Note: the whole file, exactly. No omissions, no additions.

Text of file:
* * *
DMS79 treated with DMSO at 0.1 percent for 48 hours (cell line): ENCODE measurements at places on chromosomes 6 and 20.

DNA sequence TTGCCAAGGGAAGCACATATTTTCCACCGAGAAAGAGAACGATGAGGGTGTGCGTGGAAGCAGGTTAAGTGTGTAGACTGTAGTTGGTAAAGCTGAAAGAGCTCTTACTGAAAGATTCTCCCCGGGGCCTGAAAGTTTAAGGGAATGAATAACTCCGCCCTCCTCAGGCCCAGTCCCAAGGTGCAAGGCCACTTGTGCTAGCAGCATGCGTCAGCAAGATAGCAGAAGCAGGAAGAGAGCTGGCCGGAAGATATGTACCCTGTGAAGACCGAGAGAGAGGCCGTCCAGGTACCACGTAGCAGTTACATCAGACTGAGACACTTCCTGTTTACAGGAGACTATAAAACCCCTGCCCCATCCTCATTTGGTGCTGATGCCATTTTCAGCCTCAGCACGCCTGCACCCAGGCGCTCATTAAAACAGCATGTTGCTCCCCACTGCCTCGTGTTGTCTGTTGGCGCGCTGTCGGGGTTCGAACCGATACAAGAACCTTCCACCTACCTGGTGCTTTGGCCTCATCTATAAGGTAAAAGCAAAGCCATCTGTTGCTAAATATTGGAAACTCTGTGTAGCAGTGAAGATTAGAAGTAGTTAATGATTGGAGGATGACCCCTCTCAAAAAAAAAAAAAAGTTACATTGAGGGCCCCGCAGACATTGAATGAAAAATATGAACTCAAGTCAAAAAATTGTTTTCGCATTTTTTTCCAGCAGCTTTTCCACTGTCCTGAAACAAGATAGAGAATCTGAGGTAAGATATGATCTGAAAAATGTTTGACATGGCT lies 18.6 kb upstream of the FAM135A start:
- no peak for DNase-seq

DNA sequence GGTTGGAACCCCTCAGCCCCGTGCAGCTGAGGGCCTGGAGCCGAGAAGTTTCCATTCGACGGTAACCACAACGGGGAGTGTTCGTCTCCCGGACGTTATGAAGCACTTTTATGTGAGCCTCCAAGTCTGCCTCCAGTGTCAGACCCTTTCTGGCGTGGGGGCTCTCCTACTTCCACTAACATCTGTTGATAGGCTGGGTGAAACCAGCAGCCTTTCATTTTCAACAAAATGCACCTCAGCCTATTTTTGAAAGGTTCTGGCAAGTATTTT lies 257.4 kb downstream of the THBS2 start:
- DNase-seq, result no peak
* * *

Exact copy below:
DMS79 treated with DMSO at 0.1 percent for 48 hours (cell line): ENCODE measurements at places on chromosomes 6 and 20.

DNA sequence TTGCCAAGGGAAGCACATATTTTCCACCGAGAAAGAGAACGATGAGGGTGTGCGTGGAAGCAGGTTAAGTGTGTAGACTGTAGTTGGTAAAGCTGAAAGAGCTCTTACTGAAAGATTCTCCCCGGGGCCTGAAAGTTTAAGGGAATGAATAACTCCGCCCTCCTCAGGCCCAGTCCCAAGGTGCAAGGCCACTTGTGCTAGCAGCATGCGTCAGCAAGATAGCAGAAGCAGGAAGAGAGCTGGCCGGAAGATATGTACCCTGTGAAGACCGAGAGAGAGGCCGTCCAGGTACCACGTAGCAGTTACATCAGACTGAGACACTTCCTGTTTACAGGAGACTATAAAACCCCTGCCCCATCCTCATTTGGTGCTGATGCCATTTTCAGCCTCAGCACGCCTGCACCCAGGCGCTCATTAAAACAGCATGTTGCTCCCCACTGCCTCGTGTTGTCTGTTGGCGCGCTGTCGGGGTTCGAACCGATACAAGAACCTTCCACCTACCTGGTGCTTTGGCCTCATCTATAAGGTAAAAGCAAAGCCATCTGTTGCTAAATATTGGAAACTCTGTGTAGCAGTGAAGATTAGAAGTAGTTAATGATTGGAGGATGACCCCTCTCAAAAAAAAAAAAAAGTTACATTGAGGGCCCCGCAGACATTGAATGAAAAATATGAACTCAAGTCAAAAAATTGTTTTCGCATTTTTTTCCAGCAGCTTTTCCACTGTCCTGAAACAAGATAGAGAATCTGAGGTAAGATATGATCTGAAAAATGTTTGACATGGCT lies 18.6 kb upstream of the FAM135A start:
- no peak for DNase-seq

DNA sequence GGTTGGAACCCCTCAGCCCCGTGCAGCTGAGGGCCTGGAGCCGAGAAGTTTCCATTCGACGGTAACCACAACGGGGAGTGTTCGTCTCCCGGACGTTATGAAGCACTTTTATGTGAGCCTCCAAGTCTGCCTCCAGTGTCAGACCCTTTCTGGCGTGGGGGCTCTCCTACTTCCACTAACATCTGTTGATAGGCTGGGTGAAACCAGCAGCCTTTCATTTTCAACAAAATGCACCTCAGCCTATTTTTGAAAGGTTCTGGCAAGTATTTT lies 257.4 kb downstream of the THBS2 start:
- DNase-seq, result no peak